ESFP personality types tend to be stressed and drained by...

  • Pointless routines or tasks
  • Uneventful points in their social lives
  • Disapproval or rejection from others
  • Overly analytical or fact-based jobs

ESFP Careers

ESFPs tend to thrive in lively environments that grant them the opportunity to work with and energize other people. They enjoy work that allows them to be at the center of attention while helping others.

ESFP personality types feel energized at work when...

  • They are asked to build connections with new people.
  • Their boss allows them to follow a loose schedule.
  • Their peers appreciate their sense of humor.
  • Their direct reports don’t need a lot of guidance.

ESFP personality types feel drained at work when...

  • They have to frequently work alone.
  • Their boss criticizes their behavior.
  • Their peers don’t engage with them.
  • Their direct reports are argumentative.
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ESFP types are encouraging and attentive. They work well when they can entertain or motivate other people. They also have a passion for aesthetics. ESFPs work best in areas where they can use their skills and gifts to make a positive difference in the world.

Common jobs for people with ESFP personality types

  • Motivational Speaker
  • Interior Designer
  • Paramedic
  • Nurse
  • Fashion Designer
  • Photographer
  • Actor
  • Musician

ESFP Relationships (Professional)

ESFPs offer light-hearted enthusiasm that can help soft-spoken people feel more comfortable sharing their ideas with the team.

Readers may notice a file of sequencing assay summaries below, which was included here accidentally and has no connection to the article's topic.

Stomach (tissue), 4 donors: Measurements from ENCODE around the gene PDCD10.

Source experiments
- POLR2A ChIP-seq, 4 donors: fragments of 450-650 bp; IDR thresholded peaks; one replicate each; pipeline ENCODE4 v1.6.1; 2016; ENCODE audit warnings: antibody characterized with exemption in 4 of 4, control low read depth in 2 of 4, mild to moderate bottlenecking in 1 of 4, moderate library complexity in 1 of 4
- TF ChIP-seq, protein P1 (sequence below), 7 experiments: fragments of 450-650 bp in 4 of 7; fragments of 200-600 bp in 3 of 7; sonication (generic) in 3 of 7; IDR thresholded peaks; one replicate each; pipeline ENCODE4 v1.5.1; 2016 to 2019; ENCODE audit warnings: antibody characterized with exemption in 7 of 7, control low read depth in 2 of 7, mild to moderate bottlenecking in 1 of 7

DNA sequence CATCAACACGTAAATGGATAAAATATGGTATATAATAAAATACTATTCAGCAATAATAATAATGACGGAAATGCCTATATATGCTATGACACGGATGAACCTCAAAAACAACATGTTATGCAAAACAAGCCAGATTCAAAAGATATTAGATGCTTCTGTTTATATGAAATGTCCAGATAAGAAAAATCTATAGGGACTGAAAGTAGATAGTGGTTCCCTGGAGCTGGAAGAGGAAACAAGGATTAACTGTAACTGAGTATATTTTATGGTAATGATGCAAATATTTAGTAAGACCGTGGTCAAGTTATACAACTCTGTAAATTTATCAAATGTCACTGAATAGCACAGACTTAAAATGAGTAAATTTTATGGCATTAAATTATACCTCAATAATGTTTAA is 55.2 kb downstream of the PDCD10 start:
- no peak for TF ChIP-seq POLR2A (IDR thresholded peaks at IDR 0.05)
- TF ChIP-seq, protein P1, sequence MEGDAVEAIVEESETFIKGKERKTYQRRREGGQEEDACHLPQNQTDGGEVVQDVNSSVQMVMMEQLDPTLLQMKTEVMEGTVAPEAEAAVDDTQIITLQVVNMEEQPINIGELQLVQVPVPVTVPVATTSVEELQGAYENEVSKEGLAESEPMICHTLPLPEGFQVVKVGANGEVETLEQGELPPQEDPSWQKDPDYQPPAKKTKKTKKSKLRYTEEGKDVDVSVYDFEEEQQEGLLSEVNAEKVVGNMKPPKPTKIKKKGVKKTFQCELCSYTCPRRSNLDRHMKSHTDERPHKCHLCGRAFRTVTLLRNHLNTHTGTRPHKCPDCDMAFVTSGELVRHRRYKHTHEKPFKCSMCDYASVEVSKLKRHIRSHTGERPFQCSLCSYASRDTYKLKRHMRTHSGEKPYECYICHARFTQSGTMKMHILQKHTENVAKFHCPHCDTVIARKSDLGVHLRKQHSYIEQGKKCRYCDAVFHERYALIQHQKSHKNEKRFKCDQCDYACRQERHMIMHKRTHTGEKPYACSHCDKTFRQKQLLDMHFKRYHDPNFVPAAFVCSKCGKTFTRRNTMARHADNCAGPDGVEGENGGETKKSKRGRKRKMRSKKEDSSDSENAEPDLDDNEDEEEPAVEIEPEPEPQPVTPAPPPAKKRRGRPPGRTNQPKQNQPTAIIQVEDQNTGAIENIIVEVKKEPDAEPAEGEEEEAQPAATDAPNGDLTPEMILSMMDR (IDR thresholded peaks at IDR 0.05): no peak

ESFP personality types tend to work well with others who...

  • Maintain a positive, upbeat attitude
  • Share encouragement and affirmation with others
  • Make an effort to build personal connections with others

ESFP personality types may hit obstacles in professional relationships when they...

  • Need to focus intensely for long periods of time
  • Distract others from the task at hand
  • Struggle to follow set rules or guidelines

ESFP Relationships (Romantic)

ESFPs can be attentive, fun-loving partners who maintain a positive mindset in difficult circumstances and excitedly support their partner in new endeavors.

In a romantic relationship, Entertainer personality types bring strengths like...

  • Adapting to new or challenging circumstances
  • Remaining empathetic to their partner’s perspective
  • Keen attention to the present and what’s right in front of them

In romantic relationships, Entertainer personality types may have trouble...

  • Working through conflict with their partner
  • Feeling comfortable with the repetitive or routine aspects of a relationship
  • Welcoming or accepting constructive criticism

Myers-Briggs is a personality framework that can help you understand other people and why they behave in certain ways.
Explore Myers-Briggs types here:

ESFP Slide Show

Click through the slides below to learn more about ESFPs:

Related Personality Types

Below are the DISC and Enneagram types that are similar to Myers-Briggs Type ESFP. 

DISC Type IS, Si, or S

Enneagram Type 27, or 9

You can find your DISC, Enneagram, and Myers-Briggs types by taking Crystal's free personality test.

Learn about yourself with a free personality test.